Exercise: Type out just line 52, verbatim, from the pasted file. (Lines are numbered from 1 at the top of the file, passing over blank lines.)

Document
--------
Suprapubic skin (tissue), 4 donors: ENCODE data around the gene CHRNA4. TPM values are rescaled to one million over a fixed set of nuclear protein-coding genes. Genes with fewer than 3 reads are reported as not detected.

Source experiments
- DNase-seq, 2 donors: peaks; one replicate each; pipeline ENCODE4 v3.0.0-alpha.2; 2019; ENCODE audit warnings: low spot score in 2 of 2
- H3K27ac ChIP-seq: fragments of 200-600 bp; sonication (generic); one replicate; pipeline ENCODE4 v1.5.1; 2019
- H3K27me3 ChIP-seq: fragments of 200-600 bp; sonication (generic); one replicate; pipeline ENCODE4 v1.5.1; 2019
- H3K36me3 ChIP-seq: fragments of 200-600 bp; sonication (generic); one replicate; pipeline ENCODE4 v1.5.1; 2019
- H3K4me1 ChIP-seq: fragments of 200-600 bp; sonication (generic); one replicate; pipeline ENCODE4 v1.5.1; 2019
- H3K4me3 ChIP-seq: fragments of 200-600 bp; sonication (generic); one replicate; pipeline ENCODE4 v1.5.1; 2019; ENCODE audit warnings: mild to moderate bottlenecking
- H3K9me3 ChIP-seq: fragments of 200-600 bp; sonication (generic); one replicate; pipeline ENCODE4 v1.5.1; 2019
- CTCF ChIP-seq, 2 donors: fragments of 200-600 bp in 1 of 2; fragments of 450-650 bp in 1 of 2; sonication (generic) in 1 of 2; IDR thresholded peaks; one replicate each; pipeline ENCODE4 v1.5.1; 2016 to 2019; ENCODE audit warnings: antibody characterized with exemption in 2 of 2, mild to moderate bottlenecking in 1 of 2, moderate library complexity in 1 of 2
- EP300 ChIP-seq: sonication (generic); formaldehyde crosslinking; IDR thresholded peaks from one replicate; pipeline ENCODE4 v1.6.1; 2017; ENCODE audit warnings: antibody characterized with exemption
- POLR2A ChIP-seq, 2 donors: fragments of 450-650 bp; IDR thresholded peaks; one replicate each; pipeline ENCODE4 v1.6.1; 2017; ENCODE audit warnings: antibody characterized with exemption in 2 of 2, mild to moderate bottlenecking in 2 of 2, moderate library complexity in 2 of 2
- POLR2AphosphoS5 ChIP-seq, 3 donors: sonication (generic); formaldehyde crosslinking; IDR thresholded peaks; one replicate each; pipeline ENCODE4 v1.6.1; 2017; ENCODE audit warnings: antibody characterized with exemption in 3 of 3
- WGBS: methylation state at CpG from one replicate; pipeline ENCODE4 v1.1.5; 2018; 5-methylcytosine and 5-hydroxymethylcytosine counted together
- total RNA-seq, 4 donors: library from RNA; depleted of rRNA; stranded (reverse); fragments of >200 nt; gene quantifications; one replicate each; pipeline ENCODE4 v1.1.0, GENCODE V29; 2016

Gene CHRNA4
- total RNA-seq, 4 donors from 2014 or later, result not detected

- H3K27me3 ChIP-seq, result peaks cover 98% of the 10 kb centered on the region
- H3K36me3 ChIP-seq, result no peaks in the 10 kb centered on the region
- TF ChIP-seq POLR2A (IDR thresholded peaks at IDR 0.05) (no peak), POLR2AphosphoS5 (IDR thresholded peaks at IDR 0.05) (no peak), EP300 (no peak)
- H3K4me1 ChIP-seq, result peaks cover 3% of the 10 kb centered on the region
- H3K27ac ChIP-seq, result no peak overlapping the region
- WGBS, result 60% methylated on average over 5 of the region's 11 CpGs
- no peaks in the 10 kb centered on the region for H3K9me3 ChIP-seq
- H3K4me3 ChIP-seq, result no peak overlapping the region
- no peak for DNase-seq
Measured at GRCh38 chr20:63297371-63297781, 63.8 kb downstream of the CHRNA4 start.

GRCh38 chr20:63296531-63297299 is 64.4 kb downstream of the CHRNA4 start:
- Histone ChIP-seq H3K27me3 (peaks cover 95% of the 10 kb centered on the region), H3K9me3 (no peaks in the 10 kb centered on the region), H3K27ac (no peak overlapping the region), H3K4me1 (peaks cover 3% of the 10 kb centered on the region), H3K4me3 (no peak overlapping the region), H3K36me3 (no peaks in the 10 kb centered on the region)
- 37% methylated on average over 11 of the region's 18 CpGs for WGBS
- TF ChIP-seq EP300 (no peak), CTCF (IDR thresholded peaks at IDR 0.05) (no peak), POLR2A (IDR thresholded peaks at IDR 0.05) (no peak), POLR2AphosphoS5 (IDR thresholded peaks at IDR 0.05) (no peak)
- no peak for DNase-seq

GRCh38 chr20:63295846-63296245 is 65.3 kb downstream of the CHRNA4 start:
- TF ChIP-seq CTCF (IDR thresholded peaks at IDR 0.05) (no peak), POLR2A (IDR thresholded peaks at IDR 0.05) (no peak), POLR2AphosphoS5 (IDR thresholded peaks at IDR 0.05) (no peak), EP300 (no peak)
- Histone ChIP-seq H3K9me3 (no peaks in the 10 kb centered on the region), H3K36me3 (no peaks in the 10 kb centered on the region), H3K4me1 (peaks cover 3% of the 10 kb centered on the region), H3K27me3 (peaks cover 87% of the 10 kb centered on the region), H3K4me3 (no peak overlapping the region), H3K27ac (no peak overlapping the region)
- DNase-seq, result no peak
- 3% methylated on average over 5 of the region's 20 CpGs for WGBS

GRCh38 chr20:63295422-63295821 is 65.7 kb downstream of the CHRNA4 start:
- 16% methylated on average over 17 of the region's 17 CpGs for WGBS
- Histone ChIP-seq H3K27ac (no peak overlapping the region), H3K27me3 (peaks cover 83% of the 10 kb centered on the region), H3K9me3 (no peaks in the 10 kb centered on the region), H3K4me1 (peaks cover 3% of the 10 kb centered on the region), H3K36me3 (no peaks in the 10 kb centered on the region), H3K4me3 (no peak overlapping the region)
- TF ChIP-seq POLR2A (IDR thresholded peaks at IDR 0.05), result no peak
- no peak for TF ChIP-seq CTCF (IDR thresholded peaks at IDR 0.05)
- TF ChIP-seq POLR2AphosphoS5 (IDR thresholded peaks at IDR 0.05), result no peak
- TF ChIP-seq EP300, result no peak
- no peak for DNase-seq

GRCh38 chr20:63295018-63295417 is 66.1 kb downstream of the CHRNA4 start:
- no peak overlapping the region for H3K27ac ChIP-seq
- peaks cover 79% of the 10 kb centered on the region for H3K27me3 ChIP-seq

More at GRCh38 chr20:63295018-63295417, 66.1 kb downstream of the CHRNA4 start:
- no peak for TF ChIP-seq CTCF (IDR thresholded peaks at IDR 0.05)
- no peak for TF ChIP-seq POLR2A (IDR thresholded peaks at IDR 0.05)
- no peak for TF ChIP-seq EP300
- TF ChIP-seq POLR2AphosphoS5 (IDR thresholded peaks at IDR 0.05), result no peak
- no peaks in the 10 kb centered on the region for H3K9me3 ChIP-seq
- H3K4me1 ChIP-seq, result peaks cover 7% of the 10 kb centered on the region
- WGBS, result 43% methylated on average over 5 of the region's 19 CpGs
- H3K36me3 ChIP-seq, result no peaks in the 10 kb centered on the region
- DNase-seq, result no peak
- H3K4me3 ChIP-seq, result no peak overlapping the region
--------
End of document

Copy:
- no peak for TF ChIP-seq EP300